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J Korean Med Sci. 2009 Dec;24(6):1078-82. doi: 10.3346/jkms.2009.24.6.1078. Epub 2009 Nov 9.

Long-term effectiveness and tolerability of topiramate in children with epilepsy under the age of 2 years: 4-year follow-up.

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  • 1Department of Pediatrics, School of Medicine, Kyungpook National University, Daegu, Korea.


This is a long-term, open label, observational study aimed to broaden our clinical experiences in managing infants and toddlers with epilepsy. The long-term retention rate and side effects of topiramate (TPM) in them were evaluated and compared with carbamazepine (CBZ). A total of 146 children were involved in the study (TPM=41, CBZ=105). The retention rates at 24 , 36, and 48 months were 46.3%, 34.1%, 26.8% for TPM and 36.2%, 23.8%, 13.3% for CBZ, respectively. At 6 months after starting antiepileptic drugs (AED), the seizure freedom or clinical efficacy (seizure reduction rate more than 50 percent) were 73.2% for TPM and 62.9% for CBZ. The major side effects led to discontinuation included psychomotor slowing, poor oral intake from TPM and sleepiness and skin rash from CBZ. TPM was discontinued due to side effects in one case (2.4%) and lack of efficacy in five cases (12.2%), whereas CBZ was discontinued due to lack of efficacy (22.9%) and side effects (6.7%). As compared with CBZ, TPM showed the same long-term retention rate in children under the age of 2 yr, and no serious side effects. It is therefore concluded that TPM can be considered as a major AED for treating children with epilepsy under the age of 2 yr.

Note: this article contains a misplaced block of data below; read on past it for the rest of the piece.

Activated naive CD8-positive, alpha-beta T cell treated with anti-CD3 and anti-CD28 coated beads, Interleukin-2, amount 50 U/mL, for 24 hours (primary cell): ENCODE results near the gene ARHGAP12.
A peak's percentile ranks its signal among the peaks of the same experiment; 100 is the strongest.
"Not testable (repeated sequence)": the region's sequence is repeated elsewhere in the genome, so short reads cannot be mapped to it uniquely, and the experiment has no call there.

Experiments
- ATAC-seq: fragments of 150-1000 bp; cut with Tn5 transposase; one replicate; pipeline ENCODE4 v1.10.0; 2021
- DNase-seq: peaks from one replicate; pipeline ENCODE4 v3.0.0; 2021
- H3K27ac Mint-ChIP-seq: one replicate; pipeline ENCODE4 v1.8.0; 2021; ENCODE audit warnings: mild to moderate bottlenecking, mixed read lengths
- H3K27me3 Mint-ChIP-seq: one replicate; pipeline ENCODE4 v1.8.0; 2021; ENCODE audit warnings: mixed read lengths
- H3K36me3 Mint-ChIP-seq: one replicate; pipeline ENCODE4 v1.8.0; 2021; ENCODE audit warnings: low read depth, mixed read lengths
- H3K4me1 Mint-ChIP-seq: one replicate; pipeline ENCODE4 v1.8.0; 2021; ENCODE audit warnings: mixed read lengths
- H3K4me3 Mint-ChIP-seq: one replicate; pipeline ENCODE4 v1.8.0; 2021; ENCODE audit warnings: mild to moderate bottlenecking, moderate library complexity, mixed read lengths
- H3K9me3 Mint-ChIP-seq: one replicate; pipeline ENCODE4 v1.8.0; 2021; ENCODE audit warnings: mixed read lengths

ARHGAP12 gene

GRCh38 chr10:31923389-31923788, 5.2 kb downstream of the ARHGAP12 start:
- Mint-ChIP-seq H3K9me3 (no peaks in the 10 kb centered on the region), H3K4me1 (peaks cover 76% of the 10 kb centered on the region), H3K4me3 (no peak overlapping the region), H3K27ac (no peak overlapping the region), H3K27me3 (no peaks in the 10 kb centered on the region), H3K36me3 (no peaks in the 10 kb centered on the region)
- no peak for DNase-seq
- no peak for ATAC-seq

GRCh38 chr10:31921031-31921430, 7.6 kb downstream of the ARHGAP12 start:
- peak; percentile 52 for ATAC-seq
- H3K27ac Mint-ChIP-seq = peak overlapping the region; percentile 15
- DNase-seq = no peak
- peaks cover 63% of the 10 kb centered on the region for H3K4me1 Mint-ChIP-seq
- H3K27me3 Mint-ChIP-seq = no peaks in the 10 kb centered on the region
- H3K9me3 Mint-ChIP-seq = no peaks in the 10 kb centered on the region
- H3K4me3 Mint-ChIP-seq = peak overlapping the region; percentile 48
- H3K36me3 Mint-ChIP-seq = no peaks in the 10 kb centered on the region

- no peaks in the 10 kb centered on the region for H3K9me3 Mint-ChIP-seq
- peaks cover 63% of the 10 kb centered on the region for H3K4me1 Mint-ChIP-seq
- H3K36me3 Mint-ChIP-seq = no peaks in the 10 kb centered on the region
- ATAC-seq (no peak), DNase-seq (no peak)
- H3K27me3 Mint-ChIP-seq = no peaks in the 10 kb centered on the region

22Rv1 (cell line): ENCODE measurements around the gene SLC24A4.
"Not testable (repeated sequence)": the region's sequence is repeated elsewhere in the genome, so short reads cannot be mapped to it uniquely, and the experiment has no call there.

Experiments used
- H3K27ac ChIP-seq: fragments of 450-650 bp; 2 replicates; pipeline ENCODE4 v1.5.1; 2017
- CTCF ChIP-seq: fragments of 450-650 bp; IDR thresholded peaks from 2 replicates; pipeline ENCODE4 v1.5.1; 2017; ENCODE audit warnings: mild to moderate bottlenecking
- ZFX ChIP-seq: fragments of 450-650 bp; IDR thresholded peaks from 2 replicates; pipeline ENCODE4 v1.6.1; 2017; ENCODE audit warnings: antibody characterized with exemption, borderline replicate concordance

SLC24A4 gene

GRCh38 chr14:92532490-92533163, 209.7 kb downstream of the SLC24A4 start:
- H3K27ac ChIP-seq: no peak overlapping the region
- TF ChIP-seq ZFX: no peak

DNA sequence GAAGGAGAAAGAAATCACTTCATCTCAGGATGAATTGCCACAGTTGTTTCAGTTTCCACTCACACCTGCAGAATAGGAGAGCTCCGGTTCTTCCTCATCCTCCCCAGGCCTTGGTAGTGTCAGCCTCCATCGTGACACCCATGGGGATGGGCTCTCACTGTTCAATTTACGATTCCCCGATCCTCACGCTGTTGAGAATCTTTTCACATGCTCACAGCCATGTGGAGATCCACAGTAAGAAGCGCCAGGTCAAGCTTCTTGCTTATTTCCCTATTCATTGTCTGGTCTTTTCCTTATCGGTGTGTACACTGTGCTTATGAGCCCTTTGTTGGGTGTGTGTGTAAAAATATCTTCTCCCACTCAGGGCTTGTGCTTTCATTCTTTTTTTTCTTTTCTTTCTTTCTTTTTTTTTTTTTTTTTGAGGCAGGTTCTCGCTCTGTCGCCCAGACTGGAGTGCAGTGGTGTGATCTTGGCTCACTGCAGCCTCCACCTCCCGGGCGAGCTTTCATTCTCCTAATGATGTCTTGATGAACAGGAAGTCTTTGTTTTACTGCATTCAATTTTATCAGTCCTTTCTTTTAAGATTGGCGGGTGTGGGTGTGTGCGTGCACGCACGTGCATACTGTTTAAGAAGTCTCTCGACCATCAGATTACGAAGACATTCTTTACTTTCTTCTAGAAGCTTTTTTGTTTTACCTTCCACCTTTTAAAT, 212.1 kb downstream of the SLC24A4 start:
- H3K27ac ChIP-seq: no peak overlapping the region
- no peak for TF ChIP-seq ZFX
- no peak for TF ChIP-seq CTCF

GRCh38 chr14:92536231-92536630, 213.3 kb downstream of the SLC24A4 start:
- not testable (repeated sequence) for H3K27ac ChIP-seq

Adverse Effects; Carbamazepine; Topiramate; Treatment Outcome

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